Advice from medieval monks about how to reduce digital distractions

Medieval monks had a terrible time concentrating. And concentration was their lifelong work! Their tech was obviously different from ours. But their anxiety about distraction was not. They complained about being overloaded with information, and about how, even once you finally settled on something to read, it was easy to get bored and turn to something else. They were frustrated by their desire to stare out of the window, or to constantly check on the time (in their case, with the Sun as their clock), or to think about food or sex when they were supposed to be thinking about God. They even worried about getting distracted in their dreams. Sometimes they accused demons of making their minds wander. Sometimes they blamed the body's base instincts. But the mind was the root problem: it is an inherently jumpy thing. John...

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The fox owns the henhouse – When public safety is governed by private profit

"There is more than one way to burn a book. And the world is full of people running about with lit matches." - Ray Bradbury, author of Fahrenheit 451 A couple of days ago I stumbled upon a radio interview where the topic was safety and government oversight. I had tuned in at the exact moment when the interviewee said the following: Well, my experience of 30 years in Washington, D.C. is the same Ronald Reagan had - you know, trust but verify. And when bad things happen, you need to verify if what he is saying is correct. I certainly question that there's not a cozy relationship. All anyone has to do is look at the revolving door in Washington, D.C., and this agency and the industry to realize that there is a cozy relationship. Now the question is,...

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India slams US report on counterfeit medicine, says it’s an attack on affordable generic drugs

India has outrightly rejected allegations in a US report about the country being a chief source of counterfeit medicines to the world and said it is an attack on low cost generic drugs - crucial to make healthcare affordable. The 'Special 301 Report' by United States Trade Representative (USTR) slammed India and China as leading sources of counterfeit medicines distributed globally with 20% of all pharmaceutical products sold in the Indian market estimated to be counterfeits. "We strongly disagree with the observations made by USTR. We do not know the genesis and methodology of their findings. Instead, we view this as opposition to low cost generics and the thriving Indian drug manufacturing industry which is the 'Pharmacy of the world'," health secretary Preeti Sudan told TOI. ...

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At what age is our sense of optimism at its highest?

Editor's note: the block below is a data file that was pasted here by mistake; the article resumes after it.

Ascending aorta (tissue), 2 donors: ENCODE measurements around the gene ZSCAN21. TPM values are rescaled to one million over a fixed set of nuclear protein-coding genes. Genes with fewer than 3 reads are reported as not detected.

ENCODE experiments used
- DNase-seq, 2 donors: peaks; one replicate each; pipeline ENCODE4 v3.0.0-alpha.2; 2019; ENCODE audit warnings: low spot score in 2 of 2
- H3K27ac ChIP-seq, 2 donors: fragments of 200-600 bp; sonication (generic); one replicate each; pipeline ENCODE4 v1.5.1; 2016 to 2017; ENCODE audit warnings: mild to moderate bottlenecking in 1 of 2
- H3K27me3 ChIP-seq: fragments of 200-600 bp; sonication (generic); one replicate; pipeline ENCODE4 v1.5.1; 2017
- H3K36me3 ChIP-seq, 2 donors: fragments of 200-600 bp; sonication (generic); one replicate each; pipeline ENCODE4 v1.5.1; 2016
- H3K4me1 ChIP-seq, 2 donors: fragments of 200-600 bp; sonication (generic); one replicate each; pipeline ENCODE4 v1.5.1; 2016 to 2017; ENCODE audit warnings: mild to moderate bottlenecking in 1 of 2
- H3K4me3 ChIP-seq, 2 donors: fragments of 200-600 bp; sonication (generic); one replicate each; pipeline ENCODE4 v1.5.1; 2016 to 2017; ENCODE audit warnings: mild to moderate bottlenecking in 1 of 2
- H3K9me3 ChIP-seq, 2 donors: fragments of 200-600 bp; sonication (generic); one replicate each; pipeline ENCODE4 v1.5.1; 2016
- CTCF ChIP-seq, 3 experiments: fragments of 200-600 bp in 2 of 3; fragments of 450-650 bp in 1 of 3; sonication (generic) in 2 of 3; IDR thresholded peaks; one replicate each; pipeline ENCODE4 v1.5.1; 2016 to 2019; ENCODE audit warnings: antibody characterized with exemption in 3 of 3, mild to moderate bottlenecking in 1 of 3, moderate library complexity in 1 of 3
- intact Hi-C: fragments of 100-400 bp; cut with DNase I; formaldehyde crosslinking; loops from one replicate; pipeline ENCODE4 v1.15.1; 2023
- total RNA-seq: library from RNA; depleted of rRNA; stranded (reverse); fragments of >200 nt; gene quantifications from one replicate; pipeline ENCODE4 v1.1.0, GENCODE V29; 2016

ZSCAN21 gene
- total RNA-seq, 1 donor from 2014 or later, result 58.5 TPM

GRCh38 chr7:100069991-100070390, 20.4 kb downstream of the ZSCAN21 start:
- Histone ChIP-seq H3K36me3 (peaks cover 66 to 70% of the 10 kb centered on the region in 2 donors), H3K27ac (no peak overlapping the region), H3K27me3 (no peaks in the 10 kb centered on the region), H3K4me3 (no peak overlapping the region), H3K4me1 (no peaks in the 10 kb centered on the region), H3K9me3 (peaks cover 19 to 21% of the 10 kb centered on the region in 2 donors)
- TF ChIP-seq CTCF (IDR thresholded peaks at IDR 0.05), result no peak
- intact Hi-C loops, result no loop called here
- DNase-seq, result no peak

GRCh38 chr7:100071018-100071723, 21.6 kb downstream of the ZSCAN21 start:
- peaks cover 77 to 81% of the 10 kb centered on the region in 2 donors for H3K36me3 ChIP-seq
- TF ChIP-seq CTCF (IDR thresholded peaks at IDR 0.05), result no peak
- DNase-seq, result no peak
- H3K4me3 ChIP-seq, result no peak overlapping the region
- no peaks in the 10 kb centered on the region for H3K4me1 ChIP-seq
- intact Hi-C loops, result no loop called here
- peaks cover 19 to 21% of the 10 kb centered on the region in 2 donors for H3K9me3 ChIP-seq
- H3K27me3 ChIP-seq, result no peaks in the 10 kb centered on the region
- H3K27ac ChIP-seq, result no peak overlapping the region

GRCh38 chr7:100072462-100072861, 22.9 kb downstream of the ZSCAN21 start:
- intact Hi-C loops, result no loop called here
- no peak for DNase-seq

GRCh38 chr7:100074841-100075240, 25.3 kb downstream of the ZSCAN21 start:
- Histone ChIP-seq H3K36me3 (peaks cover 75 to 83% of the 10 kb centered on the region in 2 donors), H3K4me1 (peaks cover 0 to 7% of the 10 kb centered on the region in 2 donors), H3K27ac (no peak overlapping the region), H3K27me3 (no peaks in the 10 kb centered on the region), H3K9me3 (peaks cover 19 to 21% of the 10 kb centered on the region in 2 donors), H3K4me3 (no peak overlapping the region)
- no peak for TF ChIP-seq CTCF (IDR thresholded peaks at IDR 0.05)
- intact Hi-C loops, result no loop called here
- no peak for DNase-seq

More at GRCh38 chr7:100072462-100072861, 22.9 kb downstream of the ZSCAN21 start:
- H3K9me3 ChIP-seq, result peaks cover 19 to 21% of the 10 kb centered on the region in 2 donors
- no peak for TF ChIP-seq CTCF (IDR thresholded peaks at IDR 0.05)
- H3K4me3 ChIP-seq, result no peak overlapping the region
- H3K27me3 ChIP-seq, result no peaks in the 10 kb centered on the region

Youth, they say, is wasted on the young. But what about optimism? New research published in the journal Social Psychology and Personality Science offers an in-depth look at how our sense of optimism evolves as we age. To study this question, researchers at the University of California Davis analyzed data from a large sample of Mexican-Americans between the ages of 26 and 71. At four time points across a seven-year period, participants were asked to complete the Life Orientation Test, a widely used and validated measure of optimism. The Life Orientation Test consists of six questions, listed below: In uncertain times, I usually expect the best.If something can go wrong for me, it will.I'm always optimistic about my future.I hardly ever expect things to go my way.I rarely count on good things happening to me.Overall, I expect more good things...

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Eating at the right time may reduce adverse effects of shift work and jet lag

Knowing the right time of day to eat can help improve the health of people working on a shift or those suffering from jet lag. In a study featured in the journal Cell, researchers from the Medical Research Council and The University of Manchester have identified how insulin signals the proper timing of meals in line with the body's circadian rhythm. By understanding how the hormone works, scientists may be able to develop new ways to mitigate the effects of body clock disruptions on people's health. Some of these include eating at the right time or taking medicines designed to trigger insulin production. "We already know that modern society poses many challenges to our health and wellbeing - things that are viewed as commonplace, such as shift-work, sleep deprivation, and jet lag, disrupt our body clock," said Dr. David Bechtold,...

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No, secular humanism is not another religion